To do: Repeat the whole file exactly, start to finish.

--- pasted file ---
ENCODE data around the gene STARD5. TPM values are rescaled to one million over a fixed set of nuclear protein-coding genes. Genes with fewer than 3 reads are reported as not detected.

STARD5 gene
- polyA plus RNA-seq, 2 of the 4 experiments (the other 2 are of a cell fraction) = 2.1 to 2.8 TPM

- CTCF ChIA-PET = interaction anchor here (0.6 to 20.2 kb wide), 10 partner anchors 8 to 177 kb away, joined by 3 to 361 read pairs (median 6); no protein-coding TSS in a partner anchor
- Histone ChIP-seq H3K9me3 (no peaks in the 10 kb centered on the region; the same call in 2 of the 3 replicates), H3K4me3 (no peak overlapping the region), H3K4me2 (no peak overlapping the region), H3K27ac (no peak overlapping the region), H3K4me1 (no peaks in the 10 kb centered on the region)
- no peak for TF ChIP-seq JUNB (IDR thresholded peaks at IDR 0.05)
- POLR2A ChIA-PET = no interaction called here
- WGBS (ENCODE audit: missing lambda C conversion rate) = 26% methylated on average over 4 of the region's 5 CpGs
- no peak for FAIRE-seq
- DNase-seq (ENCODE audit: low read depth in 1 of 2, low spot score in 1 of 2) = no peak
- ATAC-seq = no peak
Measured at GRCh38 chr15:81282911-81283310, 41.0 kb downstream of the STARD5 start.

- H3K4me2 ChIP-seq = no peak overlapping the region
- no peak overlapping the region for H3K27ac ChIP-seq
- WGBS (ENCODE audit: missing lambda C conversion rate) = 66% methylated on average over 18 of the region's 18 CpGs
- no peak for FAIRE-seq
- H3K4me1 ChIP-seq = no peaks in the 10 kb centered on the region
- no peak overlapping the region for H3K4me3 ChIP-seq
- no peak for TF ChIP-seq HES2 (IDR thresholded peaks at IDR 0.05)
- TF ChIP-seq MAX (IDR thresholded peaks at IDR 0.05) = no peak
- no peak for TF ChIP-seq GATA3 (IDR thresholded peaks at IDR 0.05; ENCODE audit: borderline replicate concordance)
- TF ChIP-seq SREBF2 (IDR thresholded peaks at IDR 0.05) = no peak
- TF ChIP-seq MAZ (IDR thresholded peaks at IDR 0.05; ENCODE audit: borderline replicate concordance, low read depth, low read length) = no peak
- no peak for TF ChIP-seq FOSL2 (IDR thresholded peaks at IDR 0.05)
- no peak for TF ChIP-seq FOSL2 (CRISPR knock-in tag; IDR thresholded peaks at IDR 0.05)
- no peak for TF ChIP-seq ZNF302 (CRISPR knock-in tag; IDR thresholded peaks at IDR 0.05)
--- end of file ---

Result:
ENCODE data around the gene STARD5. TPM values are rescaled to one million over a fixed set of nuclear protein-coding genes. Genes with fewer than 3 reads are reported as not detected.

STARD5 gene
- polyA plus RNA-seq, 2 of the 4 experiments (the other 2 are of a cell fraction) = 2.1 to 2.8 TPM

- CTCF ChIA-PET = interaction anchor here (0.6 to 20.2 kb wide), 10 partner anchors 8 to 177 kb away, joined by 3 to 361 read pairs (median 6); no protein-coding TSS in a partner anchor
- Histone ChIP-seq H3K9me3 (no peaks in the 10 kb centered on the region; the same call in 2 of the 3 replicates), H3K4me3 (no peak overlapping the region), H3K4me2 (no peak overlapping the region), H3K27ac (no peak overlapping the region), H3K4me1 (no peaks in the 10 kb centered on the region)
- no peak for TF ChIP-seq JUNB (IDR thresholded peaks at IDR 0.05)
- POLR2A ChIA-PET = no interaction called here
- WGBS (ENCODE audit: missing lambda C conversion rate) = 26% methylated on average over 4 of the region's 5 CpGs
- no peak for FAIRE-seq
- DNase-seq (ENCODE audit: low read depth in 1 of 2, low spot score in 1 of 2) = no peak
- ATAC-seq = no peak
Measured at GRCh38 chr15:81282911-81283310, 41.0 kb downstream of the STARD5 start.

- H3K4me2 ChIP-seq = no peak overlapping the region
- no peak overlapping the region for H3K27ac ChIP-seq
- WGBS (ENCODE audit: missing lambda C conversion rate) = 66% methylated on average over 18 of the region's 18 CpGs
- no peak for FAIRE-seq
- H3K4me1 ChIP-seq = no peaks in the 10 kb centered on the region
- no peak overlapping the region for H3K4me3 ChIP-seq
- no peak for TF ChIP-seq HES2 (IDR thresholded peaks at IDR 0.05)
- TF ChIP-seq MAX (IDR thresholded peaks at IDR 0.05) = no peak
- no peak for TF ChIP-seq GATA3 (IDR thresholded peaks at IDR 0.05; ENCODE audit: borderline replicate concordance)
- TF ChIP-seq SREBF2 (IDR thresholded peaks at IDR 0.05) = no peak
- TF ChIP-seq MAZ (IDR thresholded peaks at IDR 0.05; ENCODE audit: borderline replicate concordance, low read depth, low read length) = no peak
- no peak for TF ChIP-seq FOSL2 (IDR thresholded peaks at IDR 0.05)
- no peak for TF ChIP-seq FOSL2 (CRISPR knock-in tag; IDR thresholded peaks at IDR 0.05)
- no peak for TF ChIP-seq ZNF302 (CRISPR knock-in tag; IDR thresholded peaks at IDR 0.05)